This year Macau will have two major environmental protection plans – the treatment of waste materials and that of waste cars, the Secretary for Transport and Public Works said in a recent interview with Exmoo News.
“Last year a mountain of waste in Shenzhen collapsed, causing a tragedy. In Macau, we only have one dump site, which is getting higher and higher. I hope that it does not collapse,” said Raimundo Arrais do Rosario.
He said that, in 2017, the government hoped to transfer a portion of the good-quality inert waste, already divided into different categories, to dumps in Guangdong province, together with some of the waste cars.
Rosario, who represented Macau in several important posts for 15 years overseas, returned to Macau in December 2014. He is known in the media as the “100 % secretary” and for his “poker-face” look.
He took on one of the most difficult dossiers in the government. Macau has just some 30 square kilometres of space and 400 km of roads and the number of cars and tourists is increasing every year, he said. Each month more than 600 vehicles and motorcycles come on the roads, with no restrictions on purchasing, he said.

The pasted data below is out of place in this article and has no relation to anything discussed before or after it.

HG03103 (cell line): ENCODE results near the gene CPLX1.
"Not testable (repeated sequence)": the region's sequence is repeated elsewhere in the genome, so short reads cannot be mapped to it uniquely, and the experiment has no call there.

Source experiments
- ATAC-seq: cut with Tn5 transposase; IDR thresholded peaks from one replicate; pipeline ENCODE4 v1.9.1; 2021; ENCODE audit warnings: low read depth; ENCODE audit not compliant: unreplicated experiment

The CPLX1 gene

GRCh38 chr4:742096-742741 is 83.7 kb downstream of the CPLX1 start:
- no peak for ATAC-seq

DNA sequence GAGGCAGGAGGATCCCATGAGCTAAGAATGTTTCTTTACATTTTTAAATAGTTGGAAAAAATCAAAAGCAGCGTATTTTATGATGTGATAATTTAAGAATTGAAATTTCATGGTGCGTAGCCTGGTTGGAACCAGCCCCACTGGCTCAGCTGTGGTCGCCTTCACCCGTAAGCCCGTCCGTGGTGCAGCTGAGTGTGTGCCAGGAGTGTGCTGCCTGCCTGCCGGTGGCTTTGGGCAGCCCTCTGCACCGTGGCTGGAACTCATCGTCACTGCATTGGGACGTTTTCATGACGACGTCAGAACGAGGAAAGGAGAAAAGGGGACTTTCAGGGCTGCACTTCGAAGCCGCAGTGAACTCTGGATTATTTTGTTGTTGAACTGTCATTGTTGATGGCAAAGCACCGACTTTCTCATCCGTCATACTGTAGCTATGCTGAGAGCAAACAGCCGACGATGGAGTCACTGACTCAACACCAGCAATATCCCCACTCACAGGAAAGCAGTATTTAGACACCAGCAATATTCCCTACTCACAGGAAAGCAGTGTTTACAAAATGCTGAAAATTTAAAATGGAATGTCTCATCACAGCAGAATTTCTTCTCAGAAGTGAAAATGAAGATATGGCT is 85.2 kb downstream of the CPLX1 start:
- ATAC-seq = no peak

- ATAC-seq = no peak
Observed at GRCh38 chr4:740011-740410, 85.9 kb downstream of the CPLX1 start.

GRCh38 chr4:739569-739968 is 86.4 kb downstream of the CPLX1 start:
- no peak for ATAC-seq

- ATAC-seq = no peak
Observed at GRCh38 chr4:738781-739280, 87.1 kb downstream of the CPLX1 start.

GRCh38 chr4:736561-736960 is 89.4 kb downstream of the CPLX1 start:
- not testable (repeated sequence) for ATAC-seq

“I feel the transport problem has reached a dead end,” he said. “Even a primary school graduate knows this. There is no way to resolve it.” He added that he will do his best within his five-year term.
This year a new car inspection centre in Cotai will open, with higher demands on the quality of vehicles. Those that do not meet standards will be taken off the road, he said.
Rosario runs a department with 3,400 staff but with a workload more than they can cope with, he said. Last year his office received 10,000 letters from the public complaining about delays in processing applications for private development projects and other issues.
He said that the government administrative processes were slow. “This problem is caused by the fact that different departments have their own area of authority. I ask another department for their opinion, It is normally provided within 30 days but some take longer. Each one has its own reasons, such as a heavy workload. To resolve this problem, we all must change the culture and work faster,” he said.
He said that the four big problems of his work were “not enough land, not enough time, not enough people and not enough efficiency.”
Before his return, he was director of the Macau Economic and Trade Office in Lisbon, the Macau Economic and Trade Office to the European Union in Brussels and the Macau Economic and Trade Office to the World Trade Organisation.
After 15 years living away from the city, he found many changes – more overcrowding and a higher standard of living. “Everyone is clutching a mobile phone, and all the prettiest model.”
During the weekend, he often takes the bus to have a first-hand look of the traffic problems. He likes to take the Number 34 bus from Cotai to the north of the Macau peninsula. Many local people recognise him but – so far – all have been well-mannered. “No-one criticises me,” he said.